Computational Physics uses numerical algorithms to solve problems in Physics. It increasingly plays a central role in front-line research, and this degree prepares students for a wide range of careers in industry, finance and the public sector.
We aim to give our students a thorough education in Physics and the associated Mathematics, together with the ability to write computer programs to simulate natural systems. The degree includes substantial practical experience, including the opportunity to use the University's world-class computing systems.
Key information & entry requirements
- BSc entry requirements (on main University website)
- MPhys entry requirements (on main University website)
Degree structure & content
Degree Programme Tables are published by the University and provide full details of the structure and content of each degree programme.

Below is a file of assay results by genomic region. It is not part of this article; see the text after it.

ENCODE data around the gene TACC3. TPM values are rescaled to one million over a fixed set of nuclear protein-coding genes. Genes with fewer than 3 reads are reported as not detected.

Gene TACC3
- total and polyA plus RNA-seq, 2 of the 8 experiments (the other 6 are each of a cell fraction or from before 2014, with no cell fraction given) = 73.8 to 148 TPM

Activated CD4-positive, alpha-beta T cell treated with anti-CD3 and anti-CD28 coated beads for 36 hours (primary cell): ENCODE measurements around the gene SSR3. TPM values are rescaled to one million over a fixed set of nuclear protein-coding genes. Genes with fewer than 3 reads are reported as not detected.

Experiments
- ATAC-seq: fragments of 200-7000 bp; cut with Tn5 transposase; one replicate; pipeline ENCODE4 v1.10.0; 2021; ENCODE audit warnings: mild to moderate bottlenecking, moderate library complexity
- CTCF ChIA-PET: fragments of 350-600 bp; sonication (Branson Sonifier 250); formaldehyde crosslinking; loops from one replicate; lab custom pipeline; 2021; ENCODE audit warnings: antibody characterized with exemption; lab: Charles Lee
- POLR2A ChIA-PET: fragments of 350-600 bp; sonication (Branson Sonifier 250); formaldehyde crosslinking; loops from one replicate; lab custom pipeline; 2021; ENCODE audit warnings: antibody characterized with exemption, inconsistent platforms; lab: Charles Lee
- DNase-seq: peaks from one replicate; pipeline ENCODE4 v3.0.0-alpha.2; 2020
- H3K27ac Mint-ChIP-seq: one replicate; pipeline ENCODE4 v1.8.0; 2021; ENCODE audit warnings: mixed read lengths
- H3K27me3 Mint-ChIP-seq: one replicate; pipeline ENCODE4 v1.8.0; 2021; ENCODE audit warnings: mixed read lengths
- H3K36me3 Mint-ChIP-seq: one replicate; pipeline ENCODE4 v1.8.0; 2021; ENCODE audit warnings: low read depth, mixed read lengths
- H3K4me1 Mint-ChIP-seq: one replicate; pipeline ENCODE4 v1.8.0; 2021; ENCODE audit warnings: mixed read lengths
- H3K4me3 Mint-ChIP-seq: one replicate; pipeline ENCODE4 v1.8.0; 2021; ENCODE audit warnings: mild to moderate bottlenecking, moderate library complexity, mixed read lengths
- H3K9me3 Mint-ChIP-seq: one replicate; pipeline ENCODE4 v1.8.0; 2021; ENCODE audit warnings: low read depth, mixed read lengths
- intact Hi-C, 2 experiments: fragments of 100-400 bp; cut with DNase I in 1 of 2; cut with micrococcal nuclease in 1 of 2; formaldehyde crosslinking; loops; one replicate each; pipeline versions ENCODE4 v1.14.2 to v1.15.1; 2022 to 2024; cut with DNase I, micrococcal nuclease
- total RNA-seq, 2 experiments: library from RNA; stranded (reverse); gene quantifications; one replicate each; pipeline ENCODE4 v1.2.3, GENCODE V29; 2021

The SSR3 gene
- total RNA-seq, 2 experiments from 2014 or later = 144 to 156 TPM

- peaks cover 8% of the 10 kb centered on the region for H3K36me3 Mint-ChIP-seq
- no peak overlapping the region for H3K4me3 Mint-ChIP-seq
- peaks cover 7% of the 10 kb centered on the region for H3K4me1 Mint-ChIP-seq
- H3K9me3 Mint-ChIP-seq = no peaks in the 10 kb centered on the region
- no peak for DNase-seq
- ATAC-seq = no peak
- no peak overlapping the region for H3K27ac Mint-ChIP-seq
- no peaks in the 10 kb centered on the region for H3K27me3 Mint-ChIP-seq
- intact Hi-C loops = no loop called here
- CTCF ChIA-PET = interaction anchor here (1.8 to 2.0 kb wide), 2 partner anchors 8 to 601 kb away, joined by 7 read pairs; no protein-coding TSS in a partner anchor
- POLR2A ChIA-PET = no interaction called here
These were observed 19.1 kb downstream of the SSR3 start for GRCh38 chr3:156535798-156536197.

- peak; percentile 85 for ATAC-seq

More about Computational Physics
The University’s early adoption of parallel computing led to the creation of EPCC (formerly the Edinburgh Parallel Computing Centre), which is devoted to computing for business and science. EPCC has been the home of many generations of the national supercomputing service, and it strongly influences the Computational Physics programme: in content, in hardware, in teaching advanced modules, in providing summer placements, and even employment upon graduation.
The close relationship between Physics and high performance computing worldwide is embodied in the Computational Physics degree course. Most theoretical problems are now sufficiently complex that they cannot be solved by mathematics alone. As experimentation becomes increasingly difficult and expensive, computer simulation has become established as the most practical way to understand complex phenomena such as turbulence, nuclear reactors and weapons, and climate change. These are the areas where Computational Physicists already dominate, but based on current recruitment patterns, it is likely that in the future the methods of Computational Physics will also come to dominate other areas such as financial markets, genomics, and disease control.